The detective asked Craig about the now-operating alarm system, and he suggested that Melissa may have reset the alarm after pulling out of the driveway.

When the Jaguar had gone missing, Craig said he didn't call Melissa, but did send her a text message reading, "Where the fuck's my car?"

The outgoing message was still on Craig's cell phone, time stamped at 4:28 a.m. He showed it to Detective Mogg.

As Craig spoke about Melissa—the hour or two that he'd spent with her at the motel, the tension between her and Kelly—the detective pressed harder on the nature of the relationship. Craig acknowledged that more was going on than just work.

He and Melissa had been having an affair, and his wife didn't know.

AS MAURA JAMES STOOD AT THE AIRPORT, THINKING of how she would try to track down her missing daughter, it occurred to her that of all the phone numbers programmed into her cell phone, none belonged to the people who had been such a large part of Melissa's life, Craig Titus and Kelly Ryan. Maybe they knew what had happened to her daughter.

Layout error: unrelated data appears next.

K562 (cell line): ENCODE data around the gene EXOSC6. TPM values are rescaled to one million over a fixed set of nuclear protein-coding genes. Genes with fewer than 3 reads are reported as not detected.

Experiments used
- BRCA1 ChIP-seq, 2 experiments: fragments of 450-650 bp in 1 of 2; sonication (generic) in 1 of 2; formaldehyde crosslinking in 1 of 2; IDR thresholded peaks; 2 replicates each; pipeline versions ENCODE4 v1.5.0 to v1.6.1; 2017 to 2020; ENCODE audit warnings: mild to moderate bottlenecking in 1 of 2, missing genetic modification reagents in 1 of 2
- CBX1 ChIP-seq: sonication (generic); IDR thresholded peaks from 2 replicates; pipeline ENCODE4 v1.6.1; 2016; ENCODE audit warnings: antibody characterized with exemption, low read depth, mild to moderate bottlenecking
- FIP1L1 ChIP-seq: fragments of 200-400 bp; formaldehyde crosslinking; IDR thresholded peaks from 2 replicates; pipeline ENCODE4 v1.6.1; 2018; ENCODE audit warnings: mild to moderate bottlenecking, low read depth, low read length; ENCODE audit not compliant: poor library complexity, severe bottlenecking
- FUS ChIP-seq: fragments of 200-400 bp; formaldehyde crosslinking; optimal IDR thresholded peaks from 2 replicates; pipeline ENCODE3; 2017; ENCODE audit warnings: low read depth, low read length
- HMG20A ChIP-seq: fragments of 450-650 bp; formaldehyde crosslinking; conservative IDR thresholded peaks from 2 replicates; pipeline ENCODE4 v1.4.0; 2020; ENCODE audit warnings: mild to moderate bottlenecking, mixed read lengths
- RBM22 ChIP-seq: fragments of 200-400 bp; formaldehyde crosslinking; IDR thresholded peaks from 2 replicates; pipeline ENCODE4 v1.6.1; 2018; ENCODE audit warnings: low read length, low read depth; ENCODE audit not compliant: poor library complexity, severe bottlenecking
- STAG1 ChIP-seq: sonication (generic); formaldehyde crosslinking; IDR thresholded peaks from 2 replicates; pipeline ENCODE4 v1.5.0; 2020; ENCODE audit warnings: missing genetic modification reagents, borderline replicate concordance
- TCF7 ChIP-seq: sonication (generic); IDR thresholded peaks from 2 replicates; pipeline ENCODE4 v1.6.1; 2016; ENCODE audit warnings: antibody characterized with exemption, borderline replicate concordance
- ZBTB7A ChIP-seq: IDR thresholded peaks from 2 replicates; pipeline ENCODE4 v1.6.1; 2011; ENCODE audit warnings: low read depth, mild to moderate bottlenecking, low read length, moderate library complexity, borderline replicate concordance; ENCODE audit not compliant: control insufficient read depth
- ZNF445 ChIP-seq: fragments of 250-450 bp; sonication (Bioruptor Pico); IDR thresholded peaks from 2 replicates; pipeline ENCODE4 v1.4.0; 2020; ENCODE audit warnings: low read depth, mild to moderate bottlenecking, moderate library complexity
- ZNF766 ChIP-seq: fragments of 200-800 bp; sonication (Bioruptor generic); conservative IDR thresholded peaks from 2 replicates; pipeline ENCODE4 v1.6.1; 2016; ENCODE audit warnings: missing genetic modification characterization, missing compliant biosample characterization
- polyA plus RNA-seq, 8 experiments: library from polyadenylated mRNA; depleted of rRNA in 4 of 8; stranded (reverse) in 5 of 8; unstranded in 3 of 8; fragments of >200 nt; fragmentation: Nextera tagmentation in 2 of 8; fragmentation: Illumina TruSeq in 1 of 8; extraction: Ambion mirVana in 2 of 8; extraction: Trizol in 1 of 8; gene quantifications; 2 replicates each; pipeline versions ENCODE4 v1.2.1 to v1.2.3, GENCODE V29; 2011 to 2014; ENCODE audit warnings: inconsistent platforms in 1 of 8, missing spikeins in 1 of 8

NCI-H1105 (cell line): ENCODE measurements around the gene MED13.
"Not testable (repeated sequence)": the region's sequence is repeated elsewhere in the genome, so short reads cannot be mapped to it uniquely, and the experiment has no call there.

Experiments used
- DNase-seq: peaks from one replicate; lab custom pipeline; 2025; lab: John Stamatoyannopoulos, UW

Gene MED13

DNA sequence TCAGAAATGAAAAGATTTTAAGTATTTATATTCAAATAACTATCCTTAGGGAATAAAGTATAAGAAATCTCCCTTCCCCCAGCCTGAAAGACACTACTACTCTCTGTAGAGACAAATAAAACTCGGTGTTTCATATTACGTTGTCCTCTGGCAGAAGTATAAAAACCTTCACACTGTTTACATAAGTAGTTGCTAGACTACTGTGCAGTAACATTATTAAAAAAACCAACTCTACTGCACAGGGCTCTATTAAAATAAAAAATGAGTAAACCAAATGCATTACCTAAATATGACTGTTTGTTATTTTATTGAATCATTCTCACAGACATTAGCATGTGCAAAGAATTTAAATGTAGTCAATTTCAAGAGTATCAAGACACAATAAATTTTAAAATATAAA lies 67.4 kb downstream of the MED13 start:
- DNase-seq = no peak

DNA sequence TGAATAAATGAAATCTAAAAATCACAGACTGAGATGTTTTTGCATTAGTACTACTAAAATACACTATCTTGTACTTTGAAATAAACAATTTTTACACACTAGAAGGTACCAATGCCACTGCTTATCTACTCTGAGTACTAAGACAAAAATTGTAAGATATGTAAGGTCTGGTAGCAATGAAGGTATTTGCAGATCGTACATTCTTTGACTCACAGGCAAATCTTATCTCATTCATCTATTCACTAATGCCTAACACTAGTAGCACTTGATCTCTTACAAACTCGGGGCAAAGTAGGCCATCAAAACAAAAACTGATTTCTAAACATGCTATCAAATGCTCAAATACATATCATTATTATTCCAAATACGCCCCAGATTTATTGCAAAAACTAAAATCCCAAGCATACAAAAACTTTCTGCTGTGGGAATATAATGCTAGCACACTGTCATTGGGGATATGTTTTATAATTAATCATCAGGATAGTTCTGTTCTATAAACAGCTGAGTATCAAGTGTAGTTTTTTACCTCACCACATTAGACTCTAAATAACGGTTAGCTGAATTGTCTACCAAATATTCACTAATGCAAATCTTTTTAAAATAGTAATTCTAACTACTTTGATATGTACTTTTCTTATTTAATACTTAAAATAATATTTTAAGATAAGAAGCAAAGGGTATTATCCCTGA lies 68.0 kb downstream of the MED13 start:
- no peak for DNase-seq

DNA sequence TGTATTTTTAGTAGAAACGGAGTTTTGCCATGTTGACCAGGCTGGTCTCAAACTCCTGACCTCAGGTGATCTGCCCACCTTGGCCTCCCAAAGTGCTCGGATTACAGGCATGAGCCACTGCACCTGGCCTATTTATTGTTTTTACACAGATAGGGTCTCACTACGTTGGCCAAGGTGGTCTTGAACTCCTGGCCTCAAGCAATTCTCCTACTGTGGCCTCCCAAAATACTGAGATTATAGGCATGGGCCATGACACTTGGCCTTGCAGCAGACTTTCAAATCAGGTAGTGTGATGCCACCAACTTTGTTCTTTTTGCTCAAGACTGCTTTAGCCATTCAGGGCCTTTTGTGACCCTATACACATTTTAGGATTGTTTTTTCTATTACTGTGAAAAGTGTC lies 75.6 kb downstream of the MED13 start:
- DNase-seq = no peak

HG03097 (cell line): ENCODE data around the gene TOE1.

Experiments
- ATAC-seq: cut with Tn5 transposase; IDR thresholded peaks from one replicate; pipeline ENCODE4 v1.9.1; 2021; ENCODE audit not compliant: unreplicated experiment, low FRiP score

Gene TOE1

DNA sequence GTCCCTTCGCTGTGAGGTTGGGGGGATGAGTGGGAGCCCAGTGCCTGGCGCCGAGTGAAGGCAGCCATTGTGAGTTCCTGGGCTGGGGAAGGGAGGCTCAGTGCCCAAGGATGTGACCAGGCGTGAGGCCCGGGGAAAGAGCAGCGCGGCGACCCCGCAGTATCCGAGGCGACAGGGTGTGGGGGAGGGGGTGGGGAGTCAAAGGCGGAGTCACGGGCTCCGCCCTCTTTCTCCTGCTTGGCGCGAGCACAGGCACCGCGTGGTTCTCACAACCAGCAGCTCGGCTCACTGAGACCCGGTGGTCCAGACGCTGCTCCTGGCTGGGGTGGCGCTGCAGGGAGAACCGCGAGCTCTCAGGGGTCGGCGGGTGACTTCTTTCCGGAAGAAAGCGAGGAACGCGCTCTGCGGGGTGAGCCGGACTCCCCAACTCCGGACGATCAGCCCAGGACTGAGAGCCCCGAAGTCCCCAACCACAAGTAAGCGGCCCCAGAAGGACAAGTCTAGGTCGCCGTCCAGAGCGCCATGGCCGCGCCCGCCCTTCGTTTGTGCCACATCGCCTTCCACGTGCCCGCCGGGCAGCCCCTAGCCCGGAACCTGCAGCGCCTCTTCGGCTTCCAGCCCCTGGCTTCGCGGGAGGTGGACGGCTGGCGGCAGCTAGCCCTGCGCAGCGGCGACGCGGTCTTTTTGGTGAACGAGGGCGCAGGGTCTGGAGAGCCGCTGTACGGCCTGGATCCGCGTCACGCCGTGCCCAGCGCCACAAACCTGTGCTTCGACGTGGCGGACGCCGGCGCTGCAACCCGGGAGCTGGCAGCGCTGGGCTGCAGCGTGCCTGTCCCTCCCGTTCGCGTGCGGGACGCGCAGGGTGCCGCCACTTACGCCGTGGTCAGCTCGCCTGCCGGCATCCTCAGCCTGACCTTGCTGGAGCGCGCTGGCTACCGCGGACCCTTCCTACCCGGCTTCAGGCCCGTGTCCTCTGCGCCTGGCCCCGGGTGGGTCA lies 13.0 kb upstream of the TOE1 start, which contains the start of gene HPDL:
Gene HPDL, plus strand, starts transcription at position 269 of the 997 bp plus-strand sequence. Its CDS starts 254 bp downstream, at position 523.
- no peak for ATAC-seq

But how to reach them? All she knew was that about two years earlier she had written down Craig Titus' phone number—for some reason Melissa had given it to her—and thought she had left it in her desk. Maura drove home and searched the desk. To her relief, she found it in a drawer.

She dialed and got Craig's recorded message on his cell number. Maura went to work and called Craig several more times that day, leaving messages, but never getting a call back.

Maura didn't panic, yet. She told herself it was too early to call the police. At work, she looked up the names and phone numbers of Las Vegas hospitals on her computer. She called them, one by one, asking if a Melissa James had been admitted. None had anybody by that name.